And how can we keep this precious collagen working for us? Ginn recommends vitamin A which stimulates collagen production, tightening pores, and smoothing fine lines. The doctor recommends applying the vitamin in the form of an over the counter or prescription retinoid nightly. The retinoids also work to lighten brown spots, as an added perk.

Eye Cream
The skin around our eyes is the thinnest of all the skin on our bodies, and becomes thinner with age, making it especially vulnerable to hollowing and under eye circles.

The best treatment for skin repair around the eyes, according to Ginn, is a serum or eye cream with vitamins A, C, E or K. If you choose to use a serum, however, the doctor suggests using a light eye cream in addition to keeping skin moisturized.

Alternate Sleep Sides
Ginn says she can determine which side a person sleeps on by looking ar the lines in her face. While some experts say anti-wrinkle pillows are the solution, Ginn recommends trying to lie on your less favored side. She says that even if you end up reverting to your usual side during the night, you still will have prevented some damage. You can avoid any contact with the pillow by sleeping on your back, if you can manage it.

Hand and Foot Care

Hand and foot care

Foot Care
To keep your piggies lovely, rub your heels and toes with a 12% lactic acid lotion to get rid of dry skin and top with a heavier one, such as one which contains shea butter or glycerin. Cover feet with socks and wake up gorgeous. However, Ginn warns against excessive sock wearing as a possible breeding ground for fungal infection.

Hand Care
The nighttime is the perfect time to slather on that heavy duty hand cream that’s too cumbersome for daily activities. Remember to include your cuticles while you slather.

Let us know how you channel your moon goddess! What’s your nighttime beauty ritual consist of?

Protect Your Familys Skin Against Harmful Chemicals

Mother and child

It seems the definition of a good parent has expanded in the last few decades. It used to be if you could satisfy the basic needs of your child, see they remained somewhat groomed, hugged them a few times, and remembered to pick them up from school and pack lunch, you were doing okay. But that was back in the ‘ignorance is bliss’ days, before we became aware the existence of an ozone layer and harmful chemicals that were in danger of obliterating it.

Now, you need to develop a superpower that enables you to deflect harmful ingredients from infiltrating their little bodies at the speed of light. Not likely to happen. You’ll just have to do it the old fashioned way. Here are a few tips on keeping protecting your family’s skin from chemicals.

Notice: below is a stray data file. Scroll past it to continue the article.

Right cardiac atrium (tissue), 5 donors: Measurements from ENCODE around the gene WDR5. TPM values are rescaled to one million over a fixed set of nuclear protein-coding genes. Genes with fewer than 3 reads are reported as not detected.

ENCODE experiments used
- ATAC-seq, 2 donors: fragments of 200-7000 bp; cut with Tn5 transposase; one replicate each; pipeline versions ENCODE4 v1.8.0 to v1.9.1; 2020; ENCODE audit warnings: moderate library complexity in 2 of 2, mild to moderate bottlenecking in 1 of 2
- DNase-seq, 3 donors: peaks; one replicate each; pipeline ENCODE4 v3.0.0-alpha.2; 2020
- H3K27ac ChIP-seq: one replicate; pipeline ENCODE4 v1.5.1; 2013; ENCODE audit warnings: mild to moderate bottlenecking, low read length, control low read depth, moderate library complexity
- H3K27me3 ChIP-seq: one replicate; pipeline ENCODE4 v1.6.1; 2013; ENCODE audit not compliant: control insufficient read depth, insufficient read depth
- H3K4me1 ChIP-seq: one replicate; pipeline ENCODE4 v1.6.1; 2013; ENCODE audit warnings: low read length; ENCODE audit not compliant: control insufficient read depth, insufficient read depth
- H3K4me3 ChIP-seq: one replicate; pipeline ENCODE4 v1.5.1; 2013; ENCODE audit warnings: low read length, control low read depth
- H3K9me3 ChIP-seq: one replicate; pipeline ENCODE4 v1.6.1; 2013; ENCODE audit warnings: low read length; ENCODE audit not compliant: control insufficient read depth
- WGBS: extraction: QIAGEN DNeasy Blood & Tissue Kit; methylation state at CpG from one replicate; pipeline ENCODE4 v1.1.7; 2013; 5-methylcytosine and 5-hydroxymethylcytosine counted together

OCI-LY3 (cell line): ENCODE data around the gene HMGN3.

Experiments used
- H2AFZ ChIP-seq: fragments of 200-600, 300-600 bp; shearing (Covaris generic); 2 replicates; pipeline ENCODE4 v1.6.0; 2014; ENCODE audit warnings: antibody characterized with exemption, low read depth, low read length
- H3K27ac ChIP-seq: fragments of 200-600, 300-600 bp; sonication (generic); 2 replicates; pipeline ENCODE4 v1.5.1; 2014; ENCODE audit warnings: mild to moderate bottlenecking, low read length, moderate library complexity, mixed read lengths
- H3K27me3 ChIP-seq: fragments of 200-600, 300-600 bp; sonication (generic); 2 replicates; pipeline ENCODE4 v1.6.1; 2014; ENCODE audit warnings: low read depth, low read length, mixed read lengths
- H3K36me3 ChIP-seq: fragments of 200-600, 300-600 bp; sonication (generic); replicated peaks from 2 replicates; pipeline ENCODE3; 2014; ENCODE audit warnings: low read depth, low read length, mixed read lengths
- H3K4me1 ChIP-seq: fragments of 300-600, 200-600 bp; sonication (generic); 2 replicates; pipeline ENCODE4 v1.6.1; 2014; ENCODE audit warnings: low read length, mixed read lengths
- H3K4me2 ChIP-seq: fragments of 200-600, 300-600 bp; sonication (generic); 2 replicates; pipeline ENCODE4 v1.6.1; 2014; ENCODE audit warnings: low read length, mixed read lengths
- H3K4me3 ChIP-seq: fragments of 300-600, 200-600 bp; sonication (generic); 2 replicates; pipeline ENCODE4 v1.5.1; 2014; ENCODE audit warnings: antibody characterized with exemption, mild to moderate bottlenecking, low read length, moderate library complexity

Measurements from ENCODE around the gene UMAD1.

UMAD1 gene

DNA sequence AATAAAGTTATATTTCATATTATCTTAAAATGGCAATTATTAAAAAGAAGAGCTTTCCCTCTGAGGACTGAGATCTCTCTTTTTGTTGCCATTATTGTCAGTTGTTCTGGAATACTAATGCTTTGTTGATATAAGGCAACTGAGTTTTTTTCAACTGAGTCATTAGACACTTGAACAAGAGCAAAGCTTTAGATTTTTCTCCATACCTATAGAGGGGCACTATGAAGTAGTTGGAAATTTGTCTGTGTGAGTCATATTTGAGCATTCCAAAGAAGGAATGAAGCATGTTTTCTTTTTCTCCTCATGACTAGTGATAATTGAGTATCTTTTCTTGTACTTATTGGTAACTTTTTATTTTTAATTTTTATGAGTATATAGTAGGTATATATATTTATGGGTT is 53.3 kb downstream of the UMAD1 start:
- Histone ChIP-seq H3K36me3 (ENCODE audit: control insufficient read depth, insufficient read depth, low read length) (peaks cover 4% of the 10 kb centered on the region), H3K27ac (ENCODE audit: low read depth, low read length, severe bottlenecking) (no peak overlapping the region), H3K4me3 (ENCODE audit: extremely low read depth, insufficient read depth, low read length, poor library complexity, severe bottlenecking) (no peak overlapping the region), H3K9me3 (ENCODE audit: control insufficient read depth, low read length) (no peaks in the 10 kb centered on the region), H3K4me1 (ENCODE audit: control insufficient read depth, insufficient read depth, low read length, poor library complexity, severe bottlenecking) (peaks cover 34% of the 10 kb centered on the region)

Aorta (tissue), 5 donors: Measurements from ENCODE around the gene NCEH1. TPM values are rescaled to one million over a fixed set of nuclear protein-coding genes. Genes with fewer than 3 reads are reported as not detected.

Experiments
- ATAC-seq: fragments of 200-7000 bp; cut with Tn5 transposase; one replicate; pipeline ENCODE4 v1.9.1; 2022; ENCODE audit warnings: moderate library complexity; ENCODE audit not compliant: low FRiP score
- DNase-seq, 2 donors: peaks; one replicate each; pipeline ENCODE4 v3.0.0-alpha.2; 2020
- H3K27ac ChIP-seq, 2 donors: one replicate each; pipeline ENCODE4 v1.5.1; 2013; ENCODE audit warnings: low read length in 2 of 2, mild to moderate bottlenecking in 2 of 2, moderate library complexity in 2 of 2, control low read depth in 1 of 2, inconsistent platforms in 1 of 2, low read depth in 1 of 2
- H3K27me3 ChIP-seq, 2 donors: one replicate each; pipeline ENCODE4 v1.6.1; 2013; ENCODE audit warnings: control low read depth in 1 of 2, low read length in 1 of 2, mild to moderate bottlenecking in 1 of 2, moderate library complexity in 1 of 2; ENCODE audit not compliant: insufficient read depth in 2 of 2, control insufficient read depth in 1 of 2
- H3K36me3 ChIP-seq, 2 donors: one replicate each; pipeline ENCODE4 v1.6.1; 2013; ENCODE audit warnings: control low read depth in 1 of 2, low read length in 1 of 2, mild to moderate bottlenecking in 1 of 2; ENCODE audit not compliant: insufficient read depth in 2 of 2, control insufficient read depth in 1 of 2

Stay Out of The Sun
The sad fact is that a lot of sunscreens out there do not protect against UV rays, and a host of them contain chemicals that can damage our skin. While it would seem that the best advice would be to stay out of the sun, that is often easier said than done when it comes to the average child. Sure, you can cover them with heavy clothes and a hat, but the likelihood is that most of it will end up on the floor of the playground. So what can you do to ensure your child stays active and chemical-free?

Couple smiling

Sunscreen 101
There are two forms of sunscreens:

  • Physical sunscreens
    These contain titanium dioxide or zinc oxide, which form a film on top of the skin that reflects UV light.
  • Chemical Sunscreens
    These absorb UV rays before they can damage your skin. According to the Environmental Protection Agency, zinc oxide provides extensive UVA and UVB protection.

However, if you want a chemical sunscreen, be aware, while they protect against UV rays, they also contain chemicals which can be absorbed by the skin and end up circulating in your blood stream.

Check the Label For Chemicals

  • Dioxybenzone and Oxybenzone
    The most problematic chemicals found in sunscreen are dioxybenzone and oxybenzone. These two are among the most potent free radical producers and are also known to be disruptive to normal hormonal function.
  • PABA
    You’ve probably seen PABA listed quite frequently on sunscreen labels. Para-aminobenzoic acid is a dye that absorbs UV-B light. It contains a benzene ring which enables electrons to shuffle between different locations inside the structure, absorbing UV-B energy by converting light into heat. PABA can damage DNA, release free radicals, has estrogenic activity and has been known to cause allergic reactions in some people
  • Octyl Methoxycinnamate
    This is the main chemical use to filter out UV-B light in sunscreens. Its toxicity level, which can increase in sunlight can kill the cell in mice.
  • Benzophenone
    Benzophenone is a sunscreen ingredient that protects the products in the sunscreen from breaking down due to the sun rays. According to naturopath Nicole Bjilsma, it also disrupts hormones, interferes with thyroid function and lowers testosterone.

Baby

Check The Ratings
How does your sunscreen measure up? The Environmental Working Group (EWG) rates sunscreens on safety and protection. You can download their tip sheet on the best and worst chemicals in the cosmetics department, sunscreens included.

What are you doing to make sure your family’s skin stays free of harmful chemicals while avoiding the sun’s rays? Let us know how you do it.